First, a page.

“When I posted my first acrylic works on paper, maraming nagkagusto. But they are my friends, so gets ko naman na supportive sila,” he adds. “But when I started posting my canvas paintings, nagbago ang ihip ng hangin. My friends wanted to buy them. I was surprised, but happy. Ayun na, I began to paint and paint and paint and paint. Since walang work as a musician, I spent more time painting and enjoying the process.”
Since that first “experiment” more than three years ago, Cayabyab has produced quite an impressive body of work that his friends kept encouraging him to mount an exhibit. They were willing to buy his works, they said. Some of them even asked if they could commission a painting.
The interest in his paintings tickled him, but he had to park the idea of an art exhibit as the world started to reopen in 2021. Cayabyab’s days started becoming jampacked again as people were gradually allowed to gather in large groups, and a stream of musicals, concerts, plays and other live performances began in earnest and packing many venues.
Although his time for his painting hobby got tighter, he didn’t abandon it. The LandBank of the Philippines, in celebration of its 60th anniversary, recently commissioned him to produce a 10 x 17-feet acrylic-on-canvas painting which now hangs at the bank’s main office lobby. “We initially discussed about me writing a song for their anniversary, but in a talk during the bank’s planning conference, I casually mentioned redicovering my love for the visual arts. So they commissioned me to do a painting on top of the anniversary song,” Cayabyab chuckles.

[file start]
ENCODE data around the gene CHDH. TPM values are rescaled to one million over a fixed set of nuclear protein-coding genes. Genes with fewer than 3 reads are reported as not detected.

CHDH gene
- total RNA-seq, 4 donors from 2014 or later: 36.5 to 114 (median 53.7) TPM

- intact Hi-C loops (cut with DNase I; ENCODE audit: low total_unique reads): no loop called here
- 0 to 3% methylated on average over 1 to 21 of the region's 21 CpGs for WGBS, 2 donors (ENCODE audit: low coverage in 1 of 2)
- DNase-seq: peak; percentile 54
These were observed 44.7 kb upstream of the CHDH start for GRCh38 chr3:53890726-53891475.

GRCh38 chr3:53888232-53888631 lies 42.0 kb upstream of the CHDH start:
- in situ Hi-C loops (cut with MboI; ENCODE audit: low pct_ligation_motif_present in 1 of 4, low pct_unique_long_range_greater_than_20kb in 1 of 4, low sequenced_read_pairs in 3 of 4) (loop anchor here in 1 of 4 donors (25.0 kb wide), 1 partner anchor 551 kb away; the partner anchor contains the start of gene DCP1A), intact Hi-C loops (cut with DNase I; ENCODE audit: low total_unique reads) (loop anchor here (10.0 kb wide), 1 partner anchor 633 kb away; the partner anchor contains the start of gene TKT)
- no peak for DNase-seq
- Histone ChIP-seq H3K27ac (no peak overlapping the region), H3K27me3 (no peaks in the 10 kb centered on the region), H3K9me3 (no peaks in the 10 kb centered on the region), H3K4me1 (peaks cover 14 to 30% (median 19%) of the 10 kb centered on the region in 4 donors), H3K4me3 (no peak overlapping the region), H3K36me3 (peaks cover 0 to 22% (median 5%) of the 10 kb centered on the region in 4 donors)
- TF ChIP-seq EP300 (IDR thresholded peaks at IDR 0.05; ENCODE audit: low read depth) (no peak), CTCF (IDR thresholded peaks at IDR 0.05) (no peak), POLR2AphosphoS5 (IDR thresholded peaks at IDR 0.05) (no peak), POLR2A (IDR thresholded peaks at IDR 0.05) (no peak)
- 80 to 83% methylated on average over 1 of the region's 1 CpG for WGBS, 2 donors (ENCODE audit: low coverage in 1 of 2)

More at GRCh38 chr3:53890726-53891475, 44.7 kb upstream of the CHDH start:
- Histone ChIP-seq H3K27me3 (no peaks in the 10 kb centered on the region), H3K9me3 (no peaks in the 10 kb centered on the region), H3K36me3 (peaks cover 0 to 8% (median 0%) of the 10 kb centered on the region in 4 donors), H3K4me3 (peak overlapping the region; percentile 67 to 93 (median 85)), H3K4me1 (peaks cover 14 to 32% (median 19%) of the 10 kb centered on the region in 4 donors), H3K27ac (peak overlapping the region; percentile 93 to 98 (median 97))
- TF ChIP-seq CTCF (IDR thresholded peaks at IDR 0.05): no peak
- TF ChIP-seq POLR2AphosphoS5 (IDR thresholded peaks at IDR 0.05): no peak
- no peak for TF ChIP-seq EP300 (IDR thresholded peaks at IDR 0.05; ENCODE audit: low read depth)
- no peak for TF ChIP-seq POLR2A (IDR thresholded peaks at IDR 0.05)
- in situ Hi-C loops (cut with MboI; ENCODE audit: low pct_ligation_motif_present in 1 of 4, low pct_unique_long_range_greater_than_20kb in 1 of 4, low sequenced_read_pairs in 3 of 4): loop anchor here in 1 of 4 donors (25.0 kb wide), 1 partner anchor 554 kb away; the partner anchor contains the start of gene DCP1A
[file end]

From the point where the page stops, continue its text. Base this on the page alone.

Amid the flurry of musical activities he again finds himself, Cayabyab will finally be mounting his first art exhibit on October 21 at the Powerplant Mall.
“There’s no profound reason why I want to put up an exhibit. I just want to show a collection of art pieces that reflect my current state of expression—after re-discovering color and texture in the visual arts,” he says. Curated by artist Nell Belgado, the exhibit will showcase Mr. Piano Man’s fun and spontaneous art pieces—a true reflection of his personality.
Cayabyab describes his music-making and painting styles to be largely the same: unplanned and spontaneous. There is no blueprint or roadmap in his head of what he wants to compose or paint. There’s a seed of an idea, of course, but nothing is fully formed and just awaiting execution. This general picture, however, continually evolves as the process of creation progresses.
“The more unplanned and spontaneous the creation, the more satisfied I am with the final product. And it is the same when I start to work on a song—I don’t stop until I have completed the entire song in one sitting—with mental notes to revisit the work after a day or two to make minor adjustments. The important thing is the structure and the general feel have been laid down. With bigger works that may take more days or weeks, I work like a machine that knows where to continue exactly where I left off,” Cayabyab says of his process.
While music will continue to be the center of his life, Cayabyab is happy to have rediscovered his love for the visual arts, and will continue painting whenever he can. His works color our lives not just through music, but through his paintings as well.